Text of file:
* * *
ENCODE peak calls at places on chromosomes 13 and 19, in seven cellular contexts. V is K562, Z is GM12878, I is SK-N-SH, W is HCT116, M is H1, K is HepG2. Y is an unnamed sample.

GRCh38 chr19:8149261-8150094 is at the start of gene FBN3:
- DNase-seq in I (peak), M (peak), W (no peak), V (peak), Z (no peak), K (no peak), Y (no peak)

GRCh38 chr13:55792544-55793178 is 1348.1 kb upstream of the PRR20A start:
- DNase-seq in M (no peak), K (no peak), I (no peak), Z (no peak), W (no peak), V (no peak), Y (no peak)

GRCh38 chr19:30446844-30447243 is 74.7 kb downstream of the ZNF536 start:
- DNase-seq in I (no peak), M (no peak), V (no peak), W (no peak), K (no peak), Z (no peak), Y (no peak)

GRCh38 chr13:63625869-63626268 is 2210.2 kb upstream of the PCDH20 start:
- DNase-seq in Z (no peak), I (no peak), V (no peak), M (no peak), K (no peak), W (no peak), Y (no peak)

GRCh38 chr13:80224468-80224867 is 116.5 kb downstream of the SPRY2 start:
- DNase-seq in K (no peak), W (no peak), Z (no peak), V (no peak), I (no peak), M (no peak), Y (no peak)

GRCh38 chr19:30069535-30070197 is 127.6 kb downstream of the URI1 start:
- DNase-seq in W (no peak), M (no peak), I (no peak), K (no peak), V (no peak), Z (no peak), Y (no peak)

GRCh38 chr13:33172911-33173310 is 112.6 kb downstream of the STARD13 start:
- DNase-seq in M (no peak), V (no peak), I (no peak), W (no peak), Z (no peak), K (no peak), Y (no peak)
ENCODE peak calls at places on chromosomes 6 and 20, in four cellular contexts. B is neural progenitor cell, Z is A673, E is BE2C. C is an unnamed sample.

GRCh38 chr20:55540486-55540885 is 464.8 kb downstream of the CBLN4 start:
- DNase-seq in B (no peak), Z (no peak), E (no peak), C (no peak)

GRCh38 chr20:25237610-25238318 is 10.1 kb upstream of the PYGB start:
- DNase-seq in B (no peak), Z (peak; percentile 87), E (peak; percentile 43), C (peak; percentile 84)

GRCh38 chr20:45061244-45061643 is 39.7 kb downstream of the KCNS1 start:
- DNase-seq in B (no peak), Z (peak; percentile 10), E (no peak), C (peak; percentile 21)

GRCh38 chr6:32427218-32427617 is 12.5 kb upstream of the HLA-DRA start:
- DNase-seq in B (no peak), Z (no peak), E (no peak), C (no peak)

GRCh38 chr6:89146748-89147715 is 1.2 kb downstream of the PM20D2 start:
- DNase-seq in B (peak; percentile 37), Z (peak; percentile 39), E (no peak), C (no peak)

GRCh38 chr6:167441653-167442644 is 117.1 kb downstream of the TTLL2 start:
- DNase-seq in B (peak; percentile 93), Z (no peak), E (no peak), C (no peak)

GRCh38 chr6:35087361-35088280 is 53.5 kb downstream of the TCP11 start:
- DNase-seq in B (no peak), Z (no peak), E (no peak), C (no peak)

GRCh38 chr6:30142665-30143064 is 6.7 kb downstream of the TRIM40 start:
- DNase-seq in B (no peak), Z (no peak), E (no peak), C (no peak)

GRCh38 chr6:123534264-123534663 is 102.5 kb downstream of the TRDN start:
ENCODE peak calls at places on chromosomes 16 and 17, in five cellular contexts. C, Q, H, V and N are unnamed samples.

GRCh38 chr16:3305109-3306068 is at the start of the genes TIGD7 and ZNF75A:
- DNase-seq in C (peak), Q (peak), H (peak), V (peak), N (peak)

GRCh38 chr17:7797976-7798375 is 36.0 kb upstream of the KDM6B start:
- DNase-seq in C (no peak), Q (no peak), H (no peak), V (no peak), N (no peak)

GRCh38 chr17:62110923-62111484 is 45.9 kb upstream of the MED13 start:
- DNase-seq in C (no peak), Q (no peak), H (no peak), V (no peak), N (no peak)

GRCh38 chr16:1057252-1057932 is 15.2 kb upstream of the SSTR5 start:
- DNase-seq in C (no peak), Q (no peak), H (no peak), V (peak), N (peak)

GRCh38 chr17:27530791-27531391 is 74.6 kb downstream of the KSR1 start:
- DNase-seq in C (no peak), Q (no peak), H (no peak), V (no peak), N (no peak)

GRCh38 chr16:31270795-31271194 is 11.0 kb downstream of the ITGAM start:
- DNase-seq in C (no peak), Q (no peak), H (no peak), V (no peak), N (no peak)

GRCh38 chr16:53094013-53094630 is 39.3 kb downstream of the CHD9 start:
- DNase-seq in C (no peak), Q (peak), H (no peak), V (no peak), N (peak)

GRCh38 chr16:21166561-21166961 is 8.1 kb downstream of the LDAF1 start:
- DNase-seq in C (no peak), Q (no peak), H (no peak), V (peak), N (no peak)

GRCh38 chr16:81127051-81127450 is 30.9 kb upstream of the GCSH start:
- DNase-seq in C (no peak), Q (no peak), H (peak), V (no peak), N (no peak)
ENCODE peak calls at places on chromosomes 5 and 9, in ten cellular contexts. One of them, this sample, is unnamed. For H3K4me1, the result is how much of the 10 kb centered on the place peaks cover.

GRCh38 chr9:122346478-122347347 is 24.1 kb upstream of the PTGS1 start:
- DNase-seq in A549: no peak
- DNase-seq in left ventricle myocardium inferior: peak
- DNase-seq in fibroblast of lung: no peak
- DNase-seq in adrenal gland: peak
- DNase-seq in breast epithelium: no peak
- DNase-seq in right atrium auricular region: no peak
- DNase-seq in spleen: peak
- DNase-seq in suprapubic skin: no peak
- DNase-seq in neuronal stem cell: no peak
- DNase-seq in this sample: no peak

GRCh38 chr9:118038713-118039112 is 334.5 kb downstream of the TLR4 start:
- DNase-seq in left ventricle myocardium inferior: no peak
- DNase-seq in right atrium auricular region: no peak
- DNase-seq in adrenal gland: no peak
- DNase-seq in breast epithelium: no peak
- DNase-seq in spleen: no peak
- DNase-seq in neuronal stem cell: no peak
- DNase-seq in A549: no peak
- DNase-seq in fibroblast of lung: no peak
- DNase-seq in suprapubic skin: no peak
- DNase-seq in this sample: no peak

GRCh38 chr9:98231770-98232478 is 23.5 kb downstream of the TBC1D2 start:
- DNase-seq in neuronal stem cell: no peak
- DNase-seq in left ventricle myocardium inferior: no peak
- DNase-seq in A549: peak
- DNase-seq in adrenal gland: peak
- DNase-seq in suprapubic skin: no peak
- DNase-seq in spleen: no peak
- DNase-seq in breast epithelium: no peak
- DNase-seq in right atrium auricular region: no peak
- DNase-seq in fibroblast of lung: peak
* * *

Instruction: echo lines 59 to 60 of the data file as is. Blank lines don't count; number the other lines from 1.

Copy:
- DNase-seq in breast epithelium: no peak
- DNase-seq in right atrium auricular region: no peak